Charitable Donations for Victims of Hurricane Harvey

August 29, 2017

By Jacquelyn R Campbell

When there is a natural disaster, we are inclined to help others in need in ways we can.  Donations of goods and money are the most common.  Although we don’t make those donations for tax reasons, a potential tax benefit will help your charitable dollars go further.

Here are a few tips for your donations:

  1. Make donations to a recognized charity. If you are not sure ask the charitable organization, check the online IRS tool, https://www.irs.gov/charities-non-profits/organizations-eligible-to-receive-tax-deductible-charitable-contributions or call the IRS at 1.877.829.5500.  Even if they are not on the list, some organizations (some exceptions apply), such as churches, temples, synagogues and mosques are eligible to receive deductible donations since they are considered de facto charitable organizations.
  2. Keep your donation receipts and a detailed list of your items. All cash donations must be substantiated by a cancelled check or receipt from your credit card.  Contributions of $250 or more are only deductible if you receive a written receipt from the qualified organization.  Non-cash donations also require written details and a receipt from the charity.
  3. Consider a Qualified Charitable Distribution (QCD). If you are 70 ½ and have an IRA, consider your donations directly to a recognized charity directly from your individual retirement account (IRA) as QCD.  This allows for a donation without counting the distribution as taxable income.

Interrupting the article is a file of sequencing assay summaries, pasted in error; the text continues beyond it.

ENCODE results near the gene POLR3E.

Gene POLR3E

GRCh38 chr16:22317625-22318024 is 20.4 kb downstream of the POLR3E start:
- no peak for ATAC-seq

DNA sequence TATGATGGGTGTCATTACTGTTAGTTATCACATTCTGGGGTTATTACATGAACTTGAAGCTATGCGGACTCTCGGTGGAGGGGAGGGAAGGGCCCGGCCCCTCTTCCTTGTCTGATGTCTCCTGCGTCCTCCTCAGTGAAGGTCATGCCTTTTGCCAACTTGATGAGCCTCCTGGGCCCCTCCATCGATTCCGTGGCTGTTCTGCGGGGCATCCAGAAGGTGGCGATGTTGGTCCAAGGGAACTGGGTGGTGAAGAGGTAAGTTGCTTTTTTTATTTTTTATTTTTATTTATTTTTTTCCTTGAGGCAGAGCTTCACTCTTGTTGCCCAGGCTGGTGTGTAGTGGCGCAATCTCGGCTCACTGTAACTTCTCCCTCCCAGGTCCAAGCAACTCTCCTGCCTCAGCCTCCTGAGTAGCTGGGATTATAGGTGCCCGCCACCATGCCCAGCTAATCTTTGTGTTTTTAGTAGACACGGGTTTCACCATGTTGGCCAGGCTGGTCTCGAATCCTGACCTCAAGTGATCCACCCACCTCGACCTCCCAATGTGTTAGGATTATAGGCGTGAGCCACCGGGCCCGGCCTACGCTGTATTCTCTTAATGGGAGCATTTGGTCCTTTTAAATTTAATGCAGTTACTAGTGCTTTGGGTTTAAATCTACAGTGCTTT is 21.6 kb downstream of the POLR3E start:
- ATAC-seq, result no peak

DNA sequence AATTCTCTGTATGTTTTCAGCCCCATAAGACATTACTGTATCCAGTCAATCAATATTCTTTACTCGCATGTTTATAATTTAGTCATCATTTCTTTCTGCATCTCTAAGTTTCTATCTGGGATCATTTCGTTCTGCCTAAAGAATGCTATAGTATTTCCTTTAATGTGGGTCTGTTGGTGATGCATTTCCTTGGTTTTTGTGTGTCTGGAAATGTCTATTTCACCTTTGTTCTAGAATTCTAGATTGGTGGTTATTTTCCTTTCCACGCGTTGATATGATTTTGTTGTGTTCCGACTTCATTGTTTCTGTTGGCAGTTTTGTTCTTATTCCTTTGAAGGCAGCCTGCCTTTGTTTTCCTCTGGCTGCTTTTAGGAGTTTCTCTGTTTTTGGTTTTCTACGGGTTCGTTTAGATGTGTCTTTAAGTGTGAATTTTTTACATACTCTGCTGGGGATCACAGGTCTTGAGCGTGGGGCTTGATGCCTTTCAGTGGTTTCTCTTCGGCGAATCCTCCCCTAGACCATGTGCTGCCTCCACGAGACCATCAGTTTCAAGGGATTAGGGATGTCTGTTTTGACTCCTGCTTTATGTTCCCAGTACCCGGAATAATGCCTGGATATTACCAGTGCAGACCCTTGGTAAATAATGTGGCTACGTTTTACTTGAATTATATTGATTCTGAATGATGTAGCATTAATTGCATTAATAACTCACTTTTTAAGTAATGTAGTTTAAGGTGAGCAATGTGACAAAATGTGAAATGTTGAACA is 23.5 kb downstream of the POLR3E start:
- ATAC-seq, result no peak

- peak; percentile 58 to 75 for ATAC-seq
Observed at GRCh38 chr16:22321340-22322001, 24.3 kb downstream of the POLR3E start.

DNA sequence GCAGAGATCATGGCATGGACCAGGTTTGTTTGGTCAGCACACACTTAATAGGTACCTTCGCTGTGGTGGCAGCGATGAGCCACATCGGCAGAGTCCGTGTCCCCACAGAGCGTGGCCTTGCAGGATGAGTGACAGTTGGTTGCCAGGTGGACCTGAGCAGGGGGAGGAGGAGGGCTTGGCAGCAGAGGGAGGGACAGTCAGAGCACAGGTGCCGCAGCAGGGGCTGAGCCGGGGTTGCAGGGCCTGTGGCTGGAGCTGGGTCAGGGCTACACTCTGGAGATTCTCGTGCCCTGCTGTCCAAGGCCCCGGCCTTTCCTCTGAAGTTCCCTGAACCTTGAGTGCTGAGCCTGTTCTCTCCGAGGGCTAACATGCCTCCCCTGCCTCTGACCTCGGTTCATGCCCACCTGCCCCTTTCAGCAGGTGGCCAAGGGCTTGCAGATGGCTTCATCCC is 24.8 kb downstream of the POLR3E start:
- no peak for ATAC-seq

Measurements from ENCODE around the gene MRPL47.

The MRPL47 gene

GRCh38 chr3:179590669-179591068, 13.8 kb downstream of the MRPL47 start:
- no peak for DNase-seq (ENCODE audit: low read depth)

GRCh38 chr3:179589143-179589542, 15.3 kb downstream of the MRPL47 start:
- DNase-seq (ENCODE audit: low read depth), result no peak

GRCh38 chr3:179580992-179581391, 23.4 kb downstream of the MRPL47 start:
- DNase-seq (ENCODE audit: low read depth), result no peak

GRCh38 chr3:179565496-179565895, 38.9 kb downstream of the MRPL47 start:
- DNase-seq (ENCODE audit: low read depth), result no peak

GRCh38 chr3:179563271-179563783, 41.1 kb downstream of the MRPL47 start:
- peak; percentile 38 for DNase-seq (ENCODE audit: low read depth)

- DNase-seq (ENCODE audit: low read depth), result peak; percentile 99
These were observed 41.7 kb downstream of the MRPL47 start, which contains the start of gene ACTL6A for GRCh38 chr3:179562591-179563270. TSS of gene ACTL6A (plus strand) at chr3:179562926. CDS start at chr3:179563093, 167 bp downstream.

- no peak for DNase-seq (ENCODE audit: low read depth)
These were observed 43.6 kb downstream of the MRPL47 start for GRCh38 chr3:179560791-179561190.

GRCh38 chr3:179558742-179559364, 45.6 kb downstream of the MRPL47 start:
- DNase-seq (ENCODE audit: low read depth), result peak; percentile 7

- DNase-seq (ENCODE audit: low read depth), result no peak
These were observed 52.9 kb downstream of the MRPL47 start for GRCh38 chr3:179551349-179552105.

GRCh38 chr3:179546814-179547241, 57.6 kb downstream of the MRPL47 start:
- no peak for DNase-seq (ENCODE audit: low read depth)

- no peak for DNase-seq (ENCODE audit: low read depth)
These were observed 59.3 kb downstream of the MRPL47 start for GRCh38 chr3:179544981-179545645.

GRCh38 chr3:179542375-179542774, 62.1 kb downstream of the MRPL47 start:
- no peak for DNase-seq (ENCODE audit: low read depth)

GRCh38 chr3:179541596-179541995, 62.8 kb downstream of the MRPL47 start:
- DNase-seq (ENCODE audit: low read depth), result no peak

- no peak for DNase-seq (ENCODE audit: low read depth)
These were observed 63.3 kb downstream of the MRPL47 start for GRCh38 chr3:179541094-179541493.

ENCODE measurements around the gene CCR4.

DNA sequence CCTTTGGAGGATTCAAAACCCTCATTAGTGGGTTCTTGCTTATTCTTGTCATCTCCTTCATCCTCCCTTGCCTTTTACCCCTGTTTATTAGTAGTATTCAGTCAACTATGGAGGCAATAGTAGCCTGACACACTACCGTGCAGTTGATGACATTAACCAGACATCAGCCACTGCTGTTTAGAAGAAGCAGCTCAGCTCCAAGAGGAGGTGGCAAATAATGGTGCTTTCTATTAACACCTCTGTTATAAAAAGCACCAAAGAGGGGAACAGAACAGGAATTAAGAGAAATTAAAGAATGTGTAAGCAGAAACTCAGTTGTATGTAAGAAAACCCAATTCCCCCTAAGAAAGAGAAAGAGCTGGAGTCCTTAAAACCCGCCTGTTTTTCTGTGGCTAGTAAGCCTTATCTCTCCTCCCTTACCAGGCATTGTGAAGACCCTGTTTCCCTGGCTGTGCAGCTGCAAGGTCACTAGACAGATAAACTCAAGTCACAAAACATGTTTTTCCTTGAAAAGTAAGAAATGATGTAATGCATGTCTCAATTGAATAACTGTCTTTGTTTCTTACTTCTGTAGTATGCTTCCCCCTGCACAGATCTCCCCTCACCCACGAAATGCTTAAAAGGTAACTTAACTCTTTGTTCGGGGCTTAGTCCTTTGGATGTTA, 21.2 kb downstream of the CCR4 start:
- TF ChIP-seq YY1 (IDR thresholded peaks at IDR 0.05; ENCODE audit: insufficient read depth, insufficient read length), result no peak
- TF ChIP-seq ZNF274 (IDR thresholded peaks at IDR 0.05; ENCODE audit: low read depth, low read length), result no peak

Qualified Charitable Distributions (QCD)

Up to $100,000 from your traditional or inherited IRA can go directly to a charity when you are 70 ½ years old.  Because a QCD is not taxable, it has no effect on your adjusted gross income (AGI), taxability of your social security income, Medicare premium costs and some other exemption and credit phase-outs on your individual tax return.

This differs from how you normally take distributions from your IRA as taxable income.  Typically, the additional income adds to your other income and increases your adjusted gross income (AGI).  Depending on your scenario, if you normally itemize deductions or claim the standard deduction, you have the potential to itemize your tax deductions and reduce your taxable income by the amount of your gift.  This results in higher taxes.

 

For additional information, please contact us at 352.683.7365 or email to info@mycpagroup.com.

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